Released in February 1988, a matter of months after The Smiths had split-up, Suedehead was not only adored by fans but critically acclaimed in the press – unlike many subsequent singles and LPs.

The music on the single, and its additional tracks, was written by Stephen Street, who up to that point in time was known only as a record producer. Street also played bass guitar on the record. Lead guitar duties (as well as keyboards) were undertaken by Vini Reilly, better known as the brains and talent behind cult Factory Records act The Durutti Column, while the drums were pounded by session musician Andrew Paresi (his previous best-known work was with 80s UK pop act Bucks Fizz).

Such is the craft in particular of the hugely talented Reilly that Suedehead could very easily pass as a single by The Smiths, and there’s no doubt that this contributed enormously to Morrissey’s debut single reaching #5 in the UK singles charts – a position much higher than any single released by his former band. (It remained his biggest chart hit in terms of any single until 2004)

The initial critical acclaim continued over the coming weeks and months thanks to the release of debut LP Viva Hate, which also had a number of songs that sounded as if they were the work of his former band. However, some journalists, and indeed fans, took Morrissey to task over some of the lyrical content and subject matters of songs on Viva Hate, and I reckon its fair to say that he was never so widely regarded and loved ever again.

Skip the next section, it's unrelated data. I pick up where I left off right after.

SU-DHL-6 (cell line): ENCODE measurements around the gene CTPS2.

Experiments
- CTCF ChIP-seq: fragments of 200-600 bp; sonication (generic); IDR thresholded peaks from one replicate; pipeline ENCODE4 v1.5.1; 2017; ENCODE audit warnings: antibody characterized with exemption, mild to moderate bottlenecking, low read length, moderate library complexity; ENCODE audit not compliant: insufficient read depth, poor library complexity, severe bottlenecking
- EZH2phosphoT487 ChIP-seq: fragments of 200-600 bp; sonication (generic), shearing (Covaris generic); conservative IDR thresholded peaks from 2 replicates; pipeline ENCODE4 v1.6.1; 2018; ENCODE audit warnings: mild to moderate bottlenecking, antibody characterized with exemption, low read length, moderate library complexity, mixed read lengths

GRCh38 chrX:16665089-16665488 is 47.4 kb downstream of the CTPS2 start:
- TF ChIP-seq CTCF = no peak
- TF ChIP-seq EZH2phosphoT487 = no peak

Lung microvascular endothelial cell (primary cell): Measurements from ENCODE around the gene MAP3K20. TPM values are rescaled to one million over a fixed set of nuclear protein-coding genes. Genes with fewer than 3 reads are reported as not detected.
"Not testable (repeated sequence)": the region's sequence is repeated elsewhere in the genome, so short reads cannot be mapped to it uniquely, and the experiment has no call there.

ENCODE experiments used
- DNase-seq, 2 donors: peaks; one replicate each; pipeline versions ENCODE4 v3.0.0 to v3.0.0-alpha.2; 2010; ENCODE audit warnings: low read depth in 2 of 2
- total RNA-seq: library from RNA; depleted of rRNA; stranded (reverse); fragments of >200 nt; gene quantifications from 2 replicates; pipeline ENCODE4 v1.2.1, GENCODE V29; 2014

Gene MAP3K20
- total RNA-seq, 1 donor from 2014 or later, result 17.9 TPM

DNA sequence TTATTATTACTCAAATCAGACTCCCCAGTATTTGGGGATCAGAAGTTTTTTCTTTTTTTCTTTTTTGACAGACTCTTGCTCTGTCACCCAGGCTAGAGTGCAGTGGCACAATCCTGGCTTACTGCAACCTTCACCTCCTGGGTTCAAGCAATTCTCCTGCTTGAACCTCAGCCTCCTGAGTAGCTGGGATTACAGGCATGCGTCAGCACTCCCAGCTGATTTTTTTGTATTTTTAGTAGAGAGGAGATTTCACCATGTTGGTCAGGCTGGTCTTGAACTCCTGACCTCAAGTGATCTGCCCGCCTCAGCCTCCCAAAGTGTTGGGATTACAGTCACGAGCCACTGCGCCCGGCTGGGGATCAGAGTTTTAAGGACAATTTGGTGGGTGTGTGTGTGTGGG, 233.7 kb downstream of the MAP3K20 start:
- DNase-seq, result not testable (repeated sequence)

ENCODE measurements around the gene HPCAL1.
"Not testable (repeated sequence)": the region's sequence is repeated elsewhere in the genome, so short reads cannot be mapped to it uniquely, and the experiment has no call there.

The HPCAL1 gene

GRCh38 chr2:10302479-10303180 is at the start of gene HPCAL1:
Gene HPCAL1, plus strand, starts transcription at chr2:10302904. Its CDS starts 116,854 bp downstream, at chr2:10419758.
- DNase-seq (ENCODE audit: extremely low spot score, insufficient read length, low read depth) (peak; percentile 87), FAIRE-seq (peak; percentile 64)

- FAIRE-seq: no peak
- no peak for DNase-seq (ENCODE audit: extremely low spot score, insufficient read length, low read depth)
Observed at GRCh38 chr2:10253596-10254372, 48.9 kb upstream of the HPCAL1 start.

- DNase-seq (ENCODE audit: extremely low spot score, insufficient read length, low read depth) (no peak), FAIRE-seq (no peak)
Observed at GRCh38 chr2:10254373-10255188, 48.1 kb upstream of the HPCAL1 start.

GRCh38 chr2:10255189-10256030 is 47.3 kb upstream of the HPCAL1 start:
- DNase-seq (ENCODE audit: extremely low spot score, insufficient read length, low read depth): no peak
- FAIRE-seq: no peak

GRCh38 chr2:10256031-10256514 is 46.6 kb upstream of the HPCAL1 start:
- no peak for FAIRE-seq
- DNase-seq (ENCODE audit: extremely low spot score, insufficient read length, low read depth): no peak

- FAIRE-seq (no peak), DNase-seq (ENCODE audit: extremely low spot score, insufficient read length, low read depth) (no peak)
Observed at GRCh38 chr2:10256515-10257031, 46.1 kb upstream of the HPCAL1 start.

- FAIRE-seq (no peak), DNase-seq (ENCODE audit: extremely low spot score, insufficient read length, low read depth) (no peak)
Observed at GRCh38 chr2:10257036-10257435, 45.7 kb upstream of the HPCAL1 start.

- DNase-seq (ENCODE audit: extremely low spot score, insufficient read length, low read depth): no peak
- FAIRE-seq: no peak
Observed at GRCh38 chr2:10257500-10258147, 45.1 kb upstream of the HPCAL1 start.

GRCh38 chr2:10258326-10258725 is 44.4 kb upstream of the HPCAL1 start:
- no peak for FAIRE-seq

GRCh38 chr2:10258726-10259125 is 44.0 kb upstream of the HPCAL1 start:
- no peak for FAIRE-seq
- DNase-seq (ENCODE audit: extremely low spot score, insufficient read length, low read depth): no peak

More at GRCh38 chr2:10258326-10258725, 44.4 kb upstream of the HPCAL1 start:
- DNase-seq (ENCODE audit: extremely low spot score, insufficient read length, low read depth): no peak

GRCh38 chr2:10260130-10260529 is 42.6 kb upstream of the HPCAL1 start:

But getting back to Suedehead……It’s a single that still sounds great 26 years after its release, and that’s down to the combination of Morrissey singing as well as he’s ever done, the fact that Vini Reilly chose in effect to pay tribute to Johnny Marr and indeed the musical and production skills of Stephen Street.

If ever Morrissey had any doubts about the break-up of The Smiths, these would surely have been swept aside by the reaction to this single and indeed the b-sides (from the vinyl anyway) which are also among the most popular solo recordings in what is now a very lengthy career. Indeed there are some who say it all went downhill from here…..

mp3 : Morrissey – Suedehead
mp3 : Morrissey – I Know Very Well How I Got My Name
mp3 : Morrissey – Hairdresser On Fire
mp3 : Morrissey – Oh Well, I’ll Never Learn

The first 3 songs are on the 12″ version of the single but the last was exclusive to the CD single.

Oh and the cover star is a very intense (and thin) Morrissey from a photo taken at a London gig by The Smiths back in 1986.

Finally,  here’s a cover version which you will either love or loath:-

mp3 : Vini Reilly – Hairdresser On Fire

Rumour has it that Morrissey, on hearing this, decided on the spot to end his working relationship with Vini….